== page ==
Wednesday, September 6, 2017

Hang out next to the kitchen

I played Castles of Mad King Ludwig last night and was asked a tricky question at the end of it.  I was in seat 4 and won the game by about 15 points or so, and the player in seat 2 asked what I thought of her arrangements of the tiles during her master builder turns.  2 had the issue that she ran low on cash in the middle of the game and felt like she just hadn't been able to make enough money.

It is tricky sometimes to figure out whether arrangements were correct when you didn't know at the time what everyone's cards were.  I might look askance at a placement but if a tile has 5 bonus points on it from secret cards it really changes how you think about it, and how the placement goes.  That said, I thought her placements were fine and she certainly wasn't giving up money like crazy.

So why was it that 2, who should have had more money than me because I was 4th chair, struggled with cash?  Also why was it that I ended the game rich?

A big part of the answer is yellow rooms.  Yellow rooms give you extra turns and you usually want to use those extra turns when you have the best selection, so most of the time you use them when you are the first player to choose tiles.  Also when you use yellow rooms you end up paying a ton of money out all at once, so you really want to do that right before your own master builder turn so that going low on cash won't break you.

When I thought about this I looked at the board and lo and behold the player after me in position 1 had three completed yellow rooms and I recalled distinctly that I got paid off on the turn when he activated two of them.  Not only did he buy three things, but the other players also bought stuff and I sold all but one of the tiles in front of me.  That happened on turn 4 and it took me from nearly broke to rolling in cash.

Part of this was deliberate of course because I priced those yellow rooms to move.  I wanted to get paid so I let people have some sweet buys to build up my bankroll.  But part of it was just luck because those tiles might well have come out differently.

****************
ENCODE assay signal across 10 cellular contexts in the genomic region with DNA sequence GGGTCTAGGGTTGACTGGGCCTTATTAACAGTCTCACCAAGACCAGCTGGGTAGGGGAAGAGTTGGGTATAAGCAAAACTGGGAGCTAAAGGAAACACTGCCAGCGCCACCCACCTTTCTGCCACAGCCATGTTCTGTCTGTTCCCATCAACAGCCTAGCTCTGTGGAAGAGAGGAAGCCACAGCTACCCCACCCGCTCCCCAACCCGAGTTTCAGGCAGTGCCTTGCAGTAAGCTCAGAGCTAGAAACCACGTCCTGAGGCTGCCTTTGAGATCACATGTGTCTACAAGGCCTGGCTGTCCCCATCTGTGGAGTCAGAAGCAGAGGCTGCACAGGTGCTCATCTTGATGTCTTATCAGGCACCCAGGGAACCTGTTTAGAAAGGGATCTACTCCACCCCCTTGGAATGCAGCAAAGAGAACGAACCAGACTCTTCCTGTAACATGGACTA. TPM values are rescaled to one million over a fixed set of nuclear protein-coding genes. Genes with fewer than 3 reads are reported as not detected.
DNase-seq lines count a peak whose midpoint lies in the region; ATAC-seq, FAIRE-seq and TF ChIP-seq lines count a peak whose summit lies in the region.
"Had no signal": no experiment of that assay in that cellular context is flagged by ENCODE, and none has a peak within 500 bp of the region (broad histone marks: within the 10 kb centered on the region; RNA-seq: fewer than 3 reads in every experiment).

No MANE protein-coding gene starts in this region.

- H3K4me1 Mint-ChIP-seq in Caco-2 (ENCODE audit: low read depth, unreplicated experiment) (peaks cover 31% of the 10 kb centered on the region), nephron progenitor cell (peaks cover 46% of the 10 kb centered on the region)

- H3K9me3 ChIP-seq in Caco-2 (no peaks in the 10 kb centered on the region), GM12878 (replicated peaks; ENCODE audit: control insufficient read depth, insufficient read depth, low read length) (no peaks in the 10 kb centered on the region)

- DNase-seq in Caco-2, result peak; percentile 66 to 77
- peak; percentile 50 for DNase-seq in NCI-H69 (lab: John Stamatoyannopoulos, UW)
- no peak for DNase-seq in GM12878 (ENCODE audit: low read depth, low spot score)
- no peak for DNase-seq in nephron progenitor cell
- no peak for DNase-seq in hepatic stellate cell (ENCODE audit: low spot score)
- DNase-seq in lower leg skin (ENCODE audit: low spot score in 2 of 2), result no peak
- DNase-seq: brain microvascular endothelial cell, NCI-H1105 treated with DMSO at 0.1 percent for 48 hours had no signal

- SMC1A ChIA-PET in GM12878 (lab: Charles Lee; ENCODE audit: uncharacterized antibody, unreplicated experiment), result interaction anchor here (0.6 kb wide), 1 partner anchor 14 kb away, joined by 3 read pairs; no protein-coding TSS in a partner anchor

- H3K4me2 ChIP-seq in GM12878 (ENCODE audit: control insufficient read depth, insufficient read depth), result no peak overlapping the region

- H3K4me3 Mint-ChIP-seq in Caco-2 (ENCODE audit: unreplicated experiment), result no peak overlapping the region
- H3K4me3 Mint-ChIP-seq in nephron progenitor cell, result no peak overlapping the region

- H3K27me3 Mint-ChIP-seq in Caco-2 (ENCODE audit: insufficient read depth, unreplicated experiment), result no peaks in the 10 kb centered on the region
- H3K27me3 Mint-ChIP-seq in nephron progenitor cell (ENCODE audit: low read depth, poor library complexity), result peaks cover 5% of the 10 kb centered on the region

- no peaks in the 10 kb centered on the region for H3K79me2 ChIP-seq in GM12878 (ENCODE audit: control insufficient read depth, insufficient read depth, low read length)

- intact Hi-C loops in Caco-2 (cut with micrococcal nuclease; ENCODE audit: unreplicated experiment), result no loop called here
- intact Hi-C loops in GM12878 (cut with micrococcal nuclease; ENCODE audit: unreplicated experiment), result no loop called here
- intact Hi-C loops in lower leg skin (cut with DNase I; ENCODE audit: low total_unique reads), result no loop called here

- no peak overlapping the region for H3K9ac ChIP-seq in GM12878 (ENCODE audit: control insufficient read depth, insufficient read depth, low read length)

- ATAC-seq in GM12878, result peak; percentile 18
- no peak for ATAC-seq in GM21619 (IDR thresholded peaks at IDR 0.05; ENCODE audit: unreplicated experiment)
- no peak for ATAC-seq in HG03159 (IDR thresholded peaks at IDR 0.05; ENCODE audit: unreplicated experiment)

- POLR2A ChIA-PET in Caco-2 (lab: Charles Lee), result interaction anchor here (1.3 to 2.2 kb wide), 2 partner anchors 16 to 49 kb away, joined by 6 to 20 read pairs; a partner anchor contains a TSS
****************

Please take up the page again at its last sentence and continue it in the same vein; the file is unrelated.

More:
I think the key is that you want the player after you to buy yellow rooms.  When they do that you can set it up so that they have multiple good buys and make sure that the options get scarce, which means that other players after them will often end up paying more for things than they would otherwise.  Cash itself may not be that great but I noticed during the game that I had plenty of chances to pay about X money for X points and that means that if I can sell an additional tile at 8 bucks it is absolutely amazing for me and could easily raise my final score by 8, assuming I am cash limited at any point.

Getting yellow rooms into the hands of the player after you is a hard thing to take advantage of.  Aside from giving away yellow rooms for really cheap on your own master builder phase it isn't exactly an easy thing to do and is highly luck dependent.  I think though that it strongly emphasizes the strength of giving people good deals on your turn when they have yellow rooms out no matter which seat they are in.  You don't want to give away the farm obviously but if you make sure that they are at least strongly tempted to use both turns you rate to get paid.  You can't afford to let them get a deal on a tile for 1 coin but any intermediate amount is pretty solid.  The trick is that they are going to spend those turns buying stuff.  Once they have the yellow room that much is a given.  What you can control though is whether or not those extra turns and the associated income come to you, or to somebody else.

That concept is a key thing to grasp in many games and I see a lot of players fail at it.  They often see someone setting up something big and do everything they can to stop it but fail to consider whether or not that interference will actually work for the whole game.  If someone sets up a big score and you know that they are going to cash in on it at some point you shouldn't desperately try to delay it; rather you should figure out how to cash in as much as possible personally when they finally do make their thing work.  Making sure people with yellow rooms use them on your master builder turn to get yourself paid is a great example of this.


  1. I agree that having someone use their extra turns when you're getting paid is strong.

    I'm not sure it's something you can actually control or take advantage of. Giving away cheap yellow buildings either means you did it on your master builder turn (giving them 3 full turns to find a way to use that extra yellow turn before you get a chance to make money off them) or it means you personally declined to buy a cheap yellow building yourself in order to hook them up.

    Now, maybe you're saying that cheap yellow rooms aren't actually that good for you, so you're happy to buy another room and hand that one off. The problem is the same logic should hold for them too, so there's no reason to assume lefty will just buy the cheap yellow room... They could also just pass it on!

    Obviously I wasn't there are didn't see the game, but from your description and the problem that arose for player #2 relative to you... What if they had just taken 5 bucks on turn 4 when you sold 6 rooms?

    1. As to your last question.... hard to extrapolate. She got a good buy, but if she had just passed it would have been a lot worse for me, no question.